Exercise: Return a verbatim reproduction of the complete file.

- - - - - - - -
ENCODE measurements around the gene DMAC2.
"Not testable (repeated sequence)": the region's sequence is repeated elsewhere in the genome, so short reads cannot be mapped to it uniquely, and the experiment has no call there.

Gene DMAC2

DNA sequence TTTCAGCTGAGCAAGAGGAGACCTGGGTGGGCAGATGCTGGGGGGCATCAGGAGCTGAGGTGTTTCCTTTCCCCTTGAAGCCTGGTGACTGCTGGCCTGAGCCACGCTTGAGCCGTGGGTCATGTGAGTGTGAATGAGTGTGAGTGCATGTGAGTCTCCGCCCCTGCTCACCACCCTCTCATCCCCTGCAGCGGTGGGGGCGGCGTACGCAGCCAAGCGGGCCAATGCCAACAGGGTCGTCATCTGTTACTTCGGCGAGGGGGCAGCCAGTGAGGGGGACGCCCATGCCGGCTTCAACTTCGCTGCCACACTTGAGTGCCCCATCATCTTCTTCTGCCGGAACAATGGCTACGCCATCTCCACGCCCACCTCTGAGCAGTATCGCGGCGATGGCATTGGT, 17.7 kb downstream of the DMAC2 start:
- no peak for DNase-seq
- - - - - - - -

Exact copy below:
ENCODE measurements around the gene DMAC2.
"Not testable (repeated sequence)": the region's sequence is repeated elsewhere in the genome, so short reads cannot be mapped to it uniquely, and the experiment has no call there.

Gene DMAC2

DNA sequence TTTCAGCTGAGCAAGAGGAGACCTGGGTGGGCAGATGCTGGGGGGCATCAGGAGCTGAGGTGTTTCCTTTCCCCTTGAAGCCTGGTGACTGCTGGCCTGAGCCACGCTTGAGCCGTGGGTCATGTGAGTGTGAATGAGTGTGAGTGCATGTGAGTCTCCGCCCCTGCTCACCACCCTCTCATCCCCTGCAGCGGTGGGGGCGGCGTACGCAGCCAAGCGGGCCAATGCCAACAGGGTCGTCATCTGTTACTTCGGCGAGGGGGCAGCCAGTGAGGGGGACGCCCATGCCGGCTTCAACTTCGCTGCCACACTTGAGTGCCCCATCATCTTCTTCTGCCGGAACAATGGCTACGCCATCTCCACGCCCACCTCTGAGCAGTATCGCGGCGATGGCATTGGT, 17.7 kb downstream of the DMAC2 start:
- no peak for DNase-seq